ZB ZB
Live now
Start time
Playing for
End time
Listen live
Listen to NAME OF STATION
Up next
Listen live on
ZB

Olivia Hope hair evidence challenged at Scott Watson appeal

Author
Catherine Hutton,
Publish Date
Tue, 11 Jun 2024, 1:25pm
Scott Watson is seeking to overturn his convictions for the murders of Ben Smart and Olivia Hope. Composite photo / NZME
Scott Watson is seeking to overturn his convictions for the murders of Ben Smart and Olivia Hope. Composite photo / NZME

Olivia Hope hair evidence challenged at Scott Watson appeal

Author
Catherine Hutton,
Publish Date
Tue, 11 Jun 2024, 1:25pm

A forensic scientist has raised concerns about the way samples of hair purporting to come from Olivia Hope were dealt with in the laboratory when they were tested.

Scott Watson’s case is back before the Court of Appeal in Wellington this week, where he’s seeking to overturn his convictions for the murders of Ben Smart and Olivia Hope in the Marlborough Sounds on New Year’s Day in 1998.

Two strands of hair — one 15cm long and the other 25cm — were purportedly found on a blanket taken from Watson’s boat.

Forensic scientist Sean Doyle has cast doubt on whether the hairs were Hope’s, suggesting they may have been contaminated in the laboratory.

But under cross-examination from Crown lawyer Robin McCoubrey, Doyle conceded the issues of contamination and transference of the hairs in the laboratory was dealt with at the original trial, with Justice Heron directing the jury it was a question for them to consider.

He also accepted that at the original trial, Watson had four experts at his disposal.


An expert has questioned whether the hairs found on Scott Watson's boat, Blade (pictured), were Olivia Hope’s. Photo / Mike Scott
An expert has questioned whether the hairs found on Scott Watson's boat, Blade (pictured), were Olivia Hope’s. Photo / Mike Scott

The Crown says the accuracy of the DNA test for the longer hair means there is strong support it came from Hope. But the DNA evidence for the shorter hair suggests it came from Hope or a maternal relative.

Doyle wrote three reports on the forensic case and has taken issue with the way the forensic scientist who tested the hairs made no record of cutting the bag containing the hair samples and using tweezers to remove the hair.

McCoubrey suggested there was nothing wrong with using their individual preferences, as the scientist did in this case.

Doyle questioned whether this was best practice, although he conceded standards in forensic laboratories had changed considerably since the time the hairs were tested.

Ben Smart, 21, and Hope, 17, haven’t been seen since getting out of a water taxi on to a yacht moored in Endeavour Inlet. There’s been no trace of the pair since the early hours of New Year’s Day, 1998. Their bodies and possessions have never been found.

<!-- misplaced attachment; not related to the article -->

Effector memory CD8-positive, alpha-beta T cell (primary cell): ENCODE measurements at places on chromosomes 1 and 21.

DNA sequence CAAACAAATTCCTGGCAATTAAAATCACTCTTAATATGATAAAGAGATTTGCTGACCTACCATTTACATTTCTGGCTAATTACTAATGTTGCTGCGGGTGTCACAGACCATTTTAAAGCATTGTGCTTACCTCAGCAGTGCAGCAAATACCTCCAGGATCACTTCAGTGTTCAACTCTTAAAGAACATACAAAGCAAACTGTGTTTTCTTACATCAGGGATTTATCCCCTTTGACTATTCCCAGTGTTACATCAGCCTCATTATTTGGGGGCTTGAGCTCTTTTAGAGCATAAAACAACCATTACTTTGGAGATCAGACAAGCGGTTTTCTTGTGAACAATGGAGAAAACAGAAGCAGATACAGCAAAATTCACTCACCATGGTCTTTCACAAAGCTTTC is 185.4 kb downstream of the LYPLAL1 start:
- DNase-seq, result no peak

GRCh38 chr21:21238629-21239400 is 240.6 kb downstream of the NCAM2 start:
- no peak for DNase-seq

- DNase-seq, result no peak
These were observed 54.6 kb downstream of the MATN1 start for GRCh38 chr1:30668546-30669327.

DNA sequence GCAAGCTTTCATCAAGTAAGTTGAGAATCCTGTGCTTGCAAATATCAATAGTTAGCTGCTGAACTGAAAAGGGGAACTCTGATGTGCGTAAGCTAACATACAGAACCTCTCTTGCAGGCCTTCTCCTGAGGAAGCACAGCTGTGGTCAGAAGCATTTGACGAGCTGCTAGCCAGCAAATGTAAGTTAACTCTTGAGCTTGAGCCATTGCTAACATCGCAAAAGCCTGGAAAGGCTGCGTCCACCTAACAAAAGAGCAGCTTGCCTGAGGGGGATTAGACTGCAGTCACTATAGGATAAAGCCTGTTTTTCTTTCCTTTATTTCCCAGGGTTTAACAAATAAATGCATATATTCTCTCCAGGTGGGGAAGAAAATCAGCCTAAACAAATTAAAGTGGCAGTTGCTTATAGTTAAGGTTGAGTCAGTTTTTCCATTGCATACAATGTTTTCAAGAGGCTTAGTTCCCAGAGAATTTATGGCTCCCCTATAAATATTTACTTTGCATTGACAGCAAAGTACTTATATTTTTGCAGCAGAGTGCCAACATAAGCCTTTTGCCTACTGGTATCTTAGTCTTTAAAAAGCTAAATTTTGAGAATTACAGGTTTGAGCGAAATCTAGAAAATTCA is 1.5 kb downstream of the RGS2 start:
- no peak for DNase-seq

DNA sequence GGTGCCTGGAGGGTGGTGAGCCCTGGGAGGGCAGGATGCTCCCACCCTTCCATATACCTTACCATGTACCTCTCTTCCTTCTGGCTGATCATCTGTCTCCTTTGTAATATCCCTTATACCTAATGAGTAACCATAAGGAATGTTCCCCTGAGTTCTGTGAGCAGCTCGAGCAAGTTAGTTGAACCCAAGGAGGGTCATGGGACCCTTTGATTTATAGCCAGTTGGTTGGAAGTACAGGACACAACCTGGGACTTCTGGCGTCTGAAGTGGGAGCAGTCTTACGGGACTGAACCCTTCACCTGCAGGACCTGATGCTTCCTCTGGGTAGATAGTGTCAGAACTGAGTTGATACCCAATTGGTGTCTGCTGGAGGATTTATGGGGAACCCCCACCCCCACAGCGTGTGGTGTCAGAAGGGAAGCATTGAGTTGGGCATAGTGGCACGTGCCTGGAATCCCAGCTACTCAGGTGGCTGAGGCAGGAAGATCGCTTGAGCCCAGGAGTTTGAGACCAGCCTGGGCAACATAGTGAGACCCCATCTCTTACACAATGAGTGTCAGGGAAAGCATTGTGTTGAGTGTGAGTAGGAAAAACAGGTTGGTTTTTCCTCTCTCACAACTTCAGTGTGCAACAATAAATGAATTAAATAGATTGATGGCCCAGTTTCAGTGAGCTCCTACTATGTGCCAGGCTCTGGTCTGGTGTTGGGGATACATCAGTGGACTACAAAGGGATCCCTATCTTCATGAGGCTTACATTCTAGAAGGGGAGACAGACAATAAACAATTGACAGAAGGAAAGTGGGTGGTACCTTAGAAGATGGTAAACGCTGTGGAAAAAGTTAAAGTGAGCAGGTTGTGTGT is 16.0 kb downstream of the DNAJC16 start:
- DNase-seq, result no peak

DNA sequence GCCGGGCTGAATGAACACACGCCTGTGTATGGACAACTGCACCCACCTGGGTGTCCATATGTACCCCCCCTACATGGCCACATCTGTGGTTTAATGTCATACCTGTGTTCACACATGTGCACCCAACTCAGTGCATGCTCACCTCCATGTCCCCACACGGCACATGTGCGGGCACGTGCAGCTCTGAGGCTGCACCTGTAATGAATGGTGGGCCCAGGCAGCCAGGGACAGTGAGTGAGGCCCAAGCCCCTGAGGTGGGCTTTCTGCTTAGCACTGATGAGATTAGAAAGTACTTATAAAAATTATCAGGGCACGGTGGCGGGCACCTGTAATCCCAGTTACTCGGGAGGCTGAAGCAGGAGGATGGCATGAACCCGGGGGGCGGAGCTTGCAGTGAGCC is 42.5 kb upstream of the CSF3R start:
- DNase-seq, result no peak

The bodies of friends Ben Smart and Olivia Hope were never found. Photo / Supplied
The bodies of friends Ben Smart and Olivia Hope were never found. Photo / Supplied

Watson was convicted of double murder in September 1999 and sentenced to life imprisonment, with a minimum period of 17 years in jail. He has now spent 26 years behind bars, protesting his innocence.

The blanket was first examined in 1998 and no hairs were found. In March of that year, after samples of Hope’s hairs were sent to the ESR laboratory, the blanket strands were tested again. This time two strands of blond hair were found.

The latest appeal is the result of a royal prerogative of mercy, applied for in 2017 and granted in 2020. The grounds for the appeal are twofold:

  • The reliability of DNA evidence, specifically hairs that were thought to belong to Hope and were recovered from Watson’s boat, Blade.
  • Mistakes by the police in using a photo montage as a means of identifying Watson. The montage contained a new photo that showed Watson caught halfway through a blink. This gave the appearance of hooded eyes, a characteristic of the mystery man’s description.

Watson is not attending the Court of Appeal hearing but is represented by his lawyers, Nick Chisnall KC, and Kerry Cook.

The Crown is represented by Madeleine Laracy and Stuart Baker.

Watson’s case before Justices Christine French, Patricia Courtney and Susan Thomas is set down for a week.

Catherine Hutton is an Open Justice reporter based in Wellington. She has worked as a journalist for 20 years, including at the Waikato Times and RNZ. Most recently she was working as a media adviser at the Ministry of Justice.

Take your Radio, Podcasts and Music with you